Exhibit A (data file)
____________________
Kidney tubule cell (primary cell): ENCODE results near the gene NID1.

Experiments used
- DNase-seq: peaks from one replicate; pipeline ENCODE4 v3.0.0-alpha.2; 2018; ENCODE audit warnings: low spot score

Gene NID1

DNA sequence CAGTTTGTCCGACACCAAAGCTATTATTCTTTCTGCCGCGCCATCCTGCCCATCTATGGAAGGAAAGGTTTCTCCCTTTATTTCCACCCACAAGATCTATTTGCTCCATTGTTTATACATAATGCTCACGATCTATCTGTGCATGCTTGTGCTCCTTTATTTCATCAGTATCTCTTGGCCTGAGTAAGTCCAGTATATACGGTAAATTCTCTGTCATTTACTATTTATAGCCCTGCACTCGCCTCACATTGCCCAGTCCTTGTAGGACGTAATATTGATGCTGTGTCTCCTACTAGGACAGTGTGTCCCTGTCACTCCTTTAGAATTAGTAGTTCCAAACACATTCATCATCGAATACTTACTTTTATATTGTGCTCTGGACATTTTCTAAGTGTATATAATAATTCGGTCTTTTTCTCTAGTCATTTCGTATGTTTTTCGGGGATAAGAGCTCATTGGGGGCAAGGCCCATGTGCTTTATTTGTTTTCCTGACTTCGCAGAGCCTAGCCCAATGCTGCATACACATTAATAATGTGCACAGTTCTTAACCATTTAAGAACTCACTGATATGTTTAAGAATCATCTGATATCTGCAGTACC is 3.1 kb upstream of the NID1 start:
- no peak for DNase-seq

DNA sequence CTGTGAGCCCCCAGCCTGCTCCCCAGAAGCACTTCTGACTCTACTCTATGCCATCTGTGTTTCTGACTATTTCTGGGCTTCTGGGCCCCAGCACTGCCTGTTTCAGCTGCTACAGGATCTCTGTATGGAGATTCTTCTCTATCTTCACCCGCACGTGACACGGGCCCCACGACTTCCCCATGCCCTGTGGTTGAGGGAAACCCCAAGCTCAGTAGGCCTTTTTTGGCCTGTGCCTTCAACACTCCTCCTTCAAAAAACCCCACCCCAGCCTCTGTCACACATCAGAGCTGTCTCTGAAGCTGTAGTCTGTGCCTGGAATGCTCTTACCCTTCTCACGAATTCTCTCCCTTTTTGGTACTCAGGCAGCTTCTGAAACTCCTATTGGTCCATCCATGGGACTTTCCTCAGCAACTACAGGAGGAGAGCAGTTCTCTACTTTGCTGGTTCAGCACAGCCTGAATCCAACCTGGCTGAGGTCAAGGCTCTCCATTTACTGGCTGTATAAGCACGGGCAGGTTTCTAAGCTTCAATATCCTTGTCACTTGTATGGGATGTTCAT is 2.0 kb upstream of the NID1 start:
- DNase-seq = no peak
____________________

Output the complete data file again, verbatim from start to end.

Kidney tubule cell (primary cell): ENCODE results near the gene NID1.

Experiments used
- DNase-seq: peaks from one replicate; pipeline ENCODE4 v3.0.0-alpha.2; 2018; ENCODE audit warnings: low spot score

Gene NID1

DNA sequence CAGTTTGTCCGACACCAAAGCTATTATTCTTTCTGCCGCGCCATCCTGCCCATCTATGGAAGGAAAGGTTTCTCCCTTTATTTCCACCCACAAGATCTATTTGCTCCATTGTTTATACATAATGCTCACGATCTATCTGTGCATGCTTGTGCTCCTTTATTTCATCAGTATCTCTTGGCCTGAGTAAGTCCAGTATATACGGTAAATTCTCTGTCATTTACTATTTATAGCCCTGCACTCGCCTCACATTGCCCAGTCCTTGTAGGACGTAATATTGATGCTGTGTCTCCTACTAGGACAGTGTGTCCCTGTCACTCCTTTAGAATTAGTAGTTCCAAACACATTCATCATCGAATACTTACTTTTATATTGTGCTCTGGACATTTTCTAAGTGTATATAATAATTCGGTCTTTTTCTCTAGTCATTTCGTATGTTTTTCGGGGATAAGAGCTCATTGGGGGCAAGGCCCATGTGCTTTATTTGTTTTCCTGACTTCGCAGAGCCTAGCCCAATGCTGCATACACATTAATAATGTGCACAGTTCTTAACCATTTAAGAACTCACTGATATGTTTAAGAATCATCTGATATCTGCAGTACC is 3.1 kb upstream of the NID1 start:
- no peak for DNase-seq

DNA sequence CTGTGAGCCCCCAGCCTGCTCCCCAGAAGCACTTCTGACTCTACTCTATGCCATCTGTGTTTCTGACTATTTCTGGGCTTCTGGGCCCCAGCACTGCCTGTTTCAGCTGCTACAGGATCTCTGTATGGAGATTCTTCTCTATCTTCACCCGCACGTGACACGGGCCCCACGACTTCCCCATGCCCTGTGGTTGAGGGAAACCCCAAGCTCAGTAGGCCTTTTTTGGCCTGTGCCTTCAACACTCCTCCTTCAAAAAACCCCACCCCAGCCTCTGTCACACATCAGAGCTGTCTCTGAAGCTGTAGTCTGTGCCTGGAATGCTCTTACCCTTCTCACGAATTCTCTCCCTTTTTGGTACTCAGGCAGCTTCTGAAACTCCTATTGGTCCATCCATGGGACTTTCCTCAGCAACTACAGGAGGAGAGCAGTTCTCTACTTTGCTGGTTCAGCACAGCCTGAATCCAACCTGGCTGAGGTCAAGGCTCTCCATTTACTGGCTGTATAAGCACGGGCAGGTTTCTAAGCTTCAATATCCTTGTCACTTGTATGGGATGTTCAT is 2.0 kb upstream of the NID1 start:
- DNase-seq = no peak